I finally saw the movie "The Green Zone" (TGZ) on DVD a few weeks ago and could not help but compare and contrast the film with "The Hurt Locker," (THL) which I watched in the theater when it was released last year. I don't write many movie reviews, but the "The Hurt Locker" had such an effect on me that I wrote a review, which you can read here.
THL was nominated for nine Oscars and won six, including Best Picture and Best Director. The movie was well done and well acted but, as I stated in my review, was not an accurate representation of what it was like to be in Iraq. I'm not just talking about minor details. There were major errors in the representation of the soldiers and the war and this ruined the movie for me.
TGZ didn't get any Oscars and didn't make enough money to cover the expensive production costs of recreating the Iraq war in 2003. Yet, that expensive recreation made the movie for me. If you want to know what it looked like, down to the most minor detail, in the Green Zone during the first year of the war, then you should watch this movie.
The Green Zone was a collection of Saddam's palatial buildings along the Tigris River in downtown Baghdad. Inside these buildings were the headquarters of the Coalition Provisional Authority and the Combined, Joint Task Force 7, the political and military nerve centers of the Coalition's efforts in Iraq. The perimeter of the Green Zone was fortified with blast walls, barbed wire, sandbags, Abrams tanks, Bradley Fighting vehicles and sweating, irritable and nervous American soldiers.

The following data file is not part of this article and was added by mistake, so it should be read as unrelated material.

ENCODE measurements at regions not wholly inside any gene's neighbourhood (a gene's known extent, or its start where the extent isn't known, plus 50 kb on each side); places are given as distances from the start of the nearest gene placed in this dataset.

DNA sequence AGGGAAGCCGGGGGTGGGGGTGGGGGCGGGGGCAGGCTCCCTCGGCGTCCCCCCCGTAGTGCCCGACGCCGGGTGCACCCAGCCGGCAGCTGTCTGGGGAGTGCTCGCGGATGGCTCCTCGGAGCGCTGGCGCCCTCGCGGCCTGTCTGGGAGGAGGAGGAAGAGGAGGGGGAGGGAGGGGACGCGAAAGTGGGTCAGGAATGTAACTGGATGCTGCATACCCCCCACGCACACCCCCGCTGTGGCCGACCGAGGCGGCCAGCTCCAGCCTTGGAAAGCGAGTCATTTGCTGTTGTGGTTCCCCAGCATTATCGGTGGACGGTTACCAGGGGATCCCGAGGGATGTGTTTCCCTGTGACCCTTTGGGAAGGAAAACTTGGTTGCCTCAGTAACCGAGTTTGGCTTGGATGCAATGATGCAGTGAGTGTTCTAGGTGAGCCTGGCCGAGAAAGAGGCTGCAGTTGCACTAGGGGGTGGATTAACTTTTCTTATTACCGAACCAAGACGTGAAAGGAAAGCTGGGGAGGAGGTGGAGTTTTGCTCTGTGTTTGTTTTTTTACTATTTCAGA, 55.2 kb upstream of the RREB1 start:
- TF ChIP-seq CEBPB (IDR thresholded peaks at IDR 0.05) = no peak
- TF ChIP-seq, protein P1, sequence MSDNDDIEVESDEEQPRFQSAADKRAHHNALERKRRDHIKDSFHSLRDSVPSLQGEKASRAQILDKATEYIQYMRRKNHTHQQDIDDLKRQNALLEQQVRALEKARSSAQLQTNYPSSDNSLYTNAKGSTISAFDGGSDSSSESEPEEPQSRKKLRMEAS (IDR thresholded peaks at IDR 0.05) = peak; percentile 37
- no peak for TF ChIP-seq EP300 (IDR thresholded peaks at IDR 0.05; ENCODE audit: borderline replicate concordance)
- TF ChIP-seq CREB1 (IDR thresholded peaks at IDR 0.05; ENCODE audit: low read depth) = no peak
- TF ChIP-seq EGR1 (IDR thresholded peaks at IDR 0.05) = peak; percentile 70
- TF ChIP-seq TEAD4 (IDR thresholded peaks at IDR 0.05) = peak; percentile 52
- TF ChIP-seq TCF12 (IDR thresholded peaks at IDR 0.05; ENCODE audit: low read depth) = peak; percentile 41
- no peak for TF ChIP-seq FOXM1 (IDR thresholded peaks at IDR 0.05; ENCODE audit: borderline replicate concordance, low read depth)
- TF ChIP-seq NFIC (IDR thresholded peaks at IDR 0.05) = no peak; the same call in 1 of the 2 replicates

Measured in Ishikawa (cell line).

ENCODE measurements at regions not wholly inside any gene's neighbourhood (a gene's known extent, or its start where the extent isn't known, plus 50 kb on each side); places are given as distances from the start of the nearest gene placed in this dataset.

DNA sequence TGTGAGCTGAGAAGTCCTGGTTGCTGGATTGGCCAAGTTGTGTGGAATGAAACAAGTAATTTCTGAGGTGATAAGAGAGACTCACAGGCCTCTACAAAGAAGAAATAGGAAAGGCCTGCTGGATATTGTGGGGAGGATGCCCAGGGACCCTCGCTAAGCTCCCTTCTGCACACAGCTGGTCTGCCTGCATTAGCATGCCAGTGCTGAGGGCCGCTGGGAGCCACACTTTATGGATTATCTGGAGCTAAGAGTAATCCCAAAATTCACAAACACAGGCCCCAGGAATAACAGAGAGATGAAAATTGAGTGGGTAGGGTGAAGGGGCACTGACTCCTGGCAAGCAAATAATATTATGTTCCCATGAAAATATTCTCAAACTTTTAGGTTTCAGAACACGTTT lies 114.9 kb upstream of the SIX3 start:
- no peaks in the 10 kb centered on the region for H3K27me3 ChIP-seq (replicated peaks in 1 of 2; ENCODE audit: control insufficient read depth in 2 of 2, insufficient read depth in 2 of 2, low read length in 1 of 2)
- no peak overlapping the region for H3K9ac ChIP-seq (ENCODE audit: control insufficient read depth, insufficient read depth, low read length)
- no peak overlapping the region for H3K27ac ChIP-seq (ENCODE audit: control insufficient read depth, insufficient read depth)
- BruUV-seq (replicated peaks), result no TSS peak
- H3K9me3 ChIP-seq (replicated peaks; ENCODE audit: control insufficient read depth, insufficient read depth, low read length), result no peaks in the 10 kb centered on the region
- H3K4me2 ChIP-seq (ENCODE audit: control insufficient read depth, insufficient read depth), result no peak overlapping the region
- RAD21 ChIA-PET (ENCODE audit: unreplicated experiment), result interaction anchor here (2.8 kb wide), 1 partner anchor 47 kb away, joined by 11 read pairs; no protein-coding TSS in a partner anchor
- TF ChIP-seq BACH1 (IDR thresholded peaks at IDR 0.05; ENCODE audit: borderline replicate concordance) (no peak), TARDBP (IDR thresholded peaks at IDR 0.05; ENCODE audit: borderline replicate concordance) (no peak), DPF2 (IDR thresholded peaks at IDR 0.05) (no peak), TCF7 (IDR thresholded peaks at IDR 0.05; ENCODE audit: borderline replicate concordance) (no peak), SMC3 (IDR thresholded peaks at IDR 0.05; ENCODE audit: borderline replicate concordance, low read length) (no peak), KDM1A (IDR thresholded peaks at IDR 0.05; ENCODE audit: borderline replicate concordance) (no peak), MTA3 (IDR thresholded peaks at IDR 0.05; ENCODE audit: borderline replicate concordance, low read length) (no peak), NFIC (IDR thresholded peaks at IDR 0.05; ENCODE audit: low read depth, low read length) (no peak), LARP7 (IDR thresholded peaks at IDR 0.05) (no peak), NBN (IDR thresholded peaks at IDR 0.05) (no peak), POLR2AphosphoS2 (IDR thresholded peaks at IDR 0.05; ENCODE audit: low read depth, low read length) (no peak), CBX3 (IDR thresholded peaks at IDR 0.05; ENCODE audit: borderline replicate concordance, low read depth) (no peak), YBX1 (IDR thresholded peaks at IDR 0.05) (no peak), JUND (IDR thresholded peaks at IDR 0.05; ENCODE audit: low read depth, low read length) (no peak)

The rest of Baghdad (and Iraq, for that matter) was the Red Zone, known in previous wars by such names as Indian Country and No Man's Land. Personally, I breathed a sigh of relief whenever I passed the checkpoint and entered this oasis in a surrounding desert of violence. Below is a picture of me, Bede Strong and a CPA employee who's name I don't recall in the Green Zone in front of a giant bust of Saddam Hussein. This bust was one of several that were removed from atop the central Palace in the Green Zone. This picture was taken December 7, 2003 (my daughter Lindsey's birthday).
Paul Greengrass, the Director of TGZ, also directed two of the Bourne movies, as well as "Flight 93." As a fan of all those movies, and of Matt Damon, who played a Chief Warrant Officer in TGZ, I was expecting a thrilling action-adventure flick. I wasn't disappointed. Reviewers said that all the wonderful things (acting, script, cast, direction) that go into making a good movie weren't as good in TGZ as in THL.
But the Green Zone carried me back to Iraq. The Hurt Locker didn't.